Gig Economy Update

Martin Stephen

Published by
Martin Stephen

18th December 2018

Increased protection for ‘gig-economy’ workers as UK Government introduces its biggest package of workplace reforms in over two decades.

The reforms, announced yesterday, will see vulnerable workers – including gig-economy workers, agency employees and zero-hour contract workers – enjoy greater workplace protections including a ‘day one’ statement of rights detailing their pay entitlements and leave eligibility.

Incorporating 51 of 53 recommendations made by Matthew Taylor, chief executive of the Royal Society of Arts, in his Review of Modern Working Practices, the new legislation is intended to clarify the obligations and rights of firms and workers, respectively.

At the heart of the ‘substantive’ reforms lies a commitment to protecting under-represented groups, as platform based working – such as ridesharing network, Uber- becomes more prevalent.

In addition to introducing a ‘statement of rights’, guaranteed to all employees on their first day of work, the new legislation will:-
1. Quadruple the maximum employment tribunal fines, for employers who have demonstrated malice, spite or gross oversight, from £5,000 to £20,000;
2. Dispense with the ‘Swedish Derogation’, a loophole which allowed employers to pay their agency workers less than their permanent staff;
3. Lower the threshold required for a request to set up Information and Consultation arrangements from 10% to 2%; and
4. Increase the holiday pay reference period from 12 to 52 weeks, allowing seasonal employees and atypical workers to receive the holiday pay to which they are entitled.

Unveiling the new reforms yesterday, Business Secretary, Greg Clark, commented: “Today’s largest upgrade in workers’ rights in over a generation is a key part of building a labour market that continues to reward people for hard work, that celebrates good employers and is boosting productivity and earning potential across the UK”.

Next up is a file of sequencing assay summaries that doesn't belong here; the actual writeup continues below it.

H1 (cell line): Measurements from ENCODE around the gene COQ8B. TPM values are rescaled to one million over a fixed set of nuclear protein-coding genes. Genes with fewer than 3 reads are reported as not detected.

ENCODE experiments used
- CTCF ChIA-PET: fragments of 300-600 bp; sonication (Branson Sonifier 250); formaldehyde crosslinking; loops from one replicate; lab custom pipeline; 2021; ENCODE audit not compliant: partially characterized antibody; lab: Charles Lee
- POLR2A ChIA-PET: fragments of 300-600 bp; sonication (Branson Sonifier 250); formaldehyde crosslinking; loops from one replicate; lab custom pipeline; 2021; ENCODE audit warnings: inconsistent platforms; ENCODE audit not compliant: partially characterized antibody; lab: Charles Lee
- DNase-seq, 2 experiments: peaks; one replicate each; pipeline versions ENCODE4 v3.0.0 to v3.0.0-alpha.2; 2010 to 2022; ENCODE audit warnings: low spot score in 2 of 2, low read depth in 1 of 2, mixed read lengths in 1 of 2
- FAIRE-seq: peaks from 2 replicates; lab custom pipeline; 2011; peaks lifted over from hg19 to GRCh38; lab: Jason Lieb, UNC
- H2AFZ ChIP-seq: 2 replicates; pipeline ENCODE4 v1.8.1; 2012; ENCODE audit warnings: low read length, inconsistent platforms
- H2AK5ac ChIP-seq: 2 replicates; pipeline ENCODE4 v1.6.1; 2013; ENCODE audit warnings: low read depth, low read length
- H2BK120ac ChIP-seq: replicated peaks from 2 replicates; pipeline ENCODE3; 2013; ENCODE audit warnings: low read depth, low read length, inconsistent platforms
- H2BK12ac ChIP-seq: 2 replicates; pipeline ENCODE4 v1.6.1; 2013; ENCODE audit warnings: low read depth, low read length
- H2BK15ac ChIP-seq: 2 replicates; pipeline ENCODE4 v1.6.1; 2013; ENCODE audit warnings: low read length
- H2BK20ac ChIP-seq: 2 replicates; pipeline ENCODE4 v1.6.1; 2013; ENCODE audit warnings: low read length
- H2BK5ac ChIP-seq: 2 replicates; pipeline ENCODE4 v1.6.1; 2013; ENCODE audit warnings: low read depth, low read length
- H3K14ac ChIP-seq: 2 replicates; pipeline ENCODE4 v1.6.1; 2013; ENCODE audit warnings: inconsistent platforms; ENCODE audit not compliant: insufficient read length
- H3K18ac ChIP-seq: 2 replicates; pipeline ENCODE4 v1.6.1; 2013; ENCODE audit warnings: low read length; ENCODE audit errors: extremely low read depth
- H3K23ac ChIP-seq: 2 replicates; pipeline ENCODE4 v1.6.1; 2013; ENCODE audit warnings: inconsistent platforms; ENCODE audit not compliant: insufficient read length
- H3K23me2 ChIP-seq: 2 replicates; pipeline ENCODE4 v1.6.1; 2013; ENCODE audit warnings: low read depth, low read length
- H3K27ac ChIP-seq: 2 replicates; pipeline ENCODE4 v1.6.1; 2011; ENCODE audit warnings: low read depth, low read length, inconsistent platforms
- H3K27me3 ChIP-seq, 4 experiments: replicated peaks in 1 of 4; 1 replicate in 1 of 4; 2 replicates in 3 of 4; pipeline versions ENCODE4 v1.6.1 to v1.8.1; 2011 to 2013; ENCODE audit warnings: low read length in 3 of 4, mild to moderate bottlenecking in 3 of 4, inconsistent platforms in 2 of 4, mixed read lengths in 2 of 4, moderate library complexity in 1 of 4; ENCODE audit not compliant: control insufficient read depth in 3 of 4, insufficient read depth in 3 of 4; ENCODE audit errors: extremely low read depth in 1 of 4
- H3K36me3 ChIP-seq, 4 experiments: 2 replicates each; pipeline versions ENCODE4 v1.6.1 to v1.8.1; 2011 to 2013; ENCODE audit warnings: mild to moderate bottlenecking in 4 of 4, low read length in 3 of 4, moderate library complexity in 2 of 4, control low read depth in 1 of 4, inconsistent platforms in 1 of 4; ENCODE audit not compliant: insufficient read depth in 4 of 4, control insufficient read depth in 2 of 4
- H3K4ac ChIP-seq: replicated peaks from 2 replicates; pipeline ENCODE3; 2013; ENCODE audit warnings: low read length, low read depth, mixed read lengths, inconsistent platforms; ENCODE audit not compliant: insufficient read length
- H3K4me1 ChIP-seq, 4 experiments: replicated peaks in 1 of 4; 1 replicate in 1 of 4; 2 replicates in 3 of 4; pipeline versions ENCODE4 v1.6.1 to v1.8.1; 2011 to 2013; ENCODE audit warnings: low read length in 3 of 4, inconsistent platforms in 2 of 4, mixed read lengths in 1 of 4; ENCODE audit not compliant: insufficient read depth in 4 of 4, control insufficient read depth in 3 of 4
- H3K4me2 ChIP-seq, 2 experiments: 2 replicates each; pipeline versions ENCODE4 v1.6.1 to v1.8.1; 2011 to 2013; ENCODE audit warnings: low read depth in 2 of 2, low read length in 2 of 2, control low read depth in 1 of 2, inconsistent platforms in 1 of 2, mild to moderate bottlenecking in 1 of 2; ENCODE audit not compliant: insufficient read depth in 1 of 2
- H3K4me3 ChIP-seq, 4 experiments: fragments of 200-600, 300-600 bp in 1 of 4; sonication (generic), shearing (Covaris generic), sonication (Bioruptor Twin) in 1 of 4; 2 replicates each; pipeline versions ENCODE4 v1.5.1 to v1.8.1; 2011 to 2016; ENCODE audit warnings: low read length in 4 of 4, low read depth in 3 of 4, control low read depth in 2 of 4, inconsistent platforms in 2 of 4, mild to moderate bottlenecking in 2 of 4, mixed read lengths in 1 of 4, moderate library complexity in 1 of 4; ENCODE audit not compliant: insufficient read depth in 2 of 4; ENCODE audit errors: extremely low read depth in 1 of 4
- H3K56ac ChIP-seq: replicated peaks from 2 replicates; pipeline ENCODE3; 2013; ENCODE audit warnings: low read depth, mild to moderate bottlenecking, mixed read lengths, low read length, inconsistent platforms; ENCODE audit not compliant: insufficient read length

Whilst the reforms will undoubtedly clarify the rights of vulnerable workers, whether they will fully shift the balance of power in favour of the gig economy remains a point of debate. Many union leaders are disappointed with the failure to improve an outright ban on zero-hour contracts but most commentators recognise that, if used properly, the proposals can offer genuine flexibility for both parties.

It should be stressed that the proposals are just that and, as yet, there is no draft legislation nor is there a stipulated time period for its implementation. We shall provide further updates as more details become available.
For more information, see Upgrade to workplace rights


By WJM Partner Martin Stephen, with thanks to WJM Trainee Alyson Shaw. Call 0141 248 3434 if you would like to discuss this ruling or any other employment issues.  

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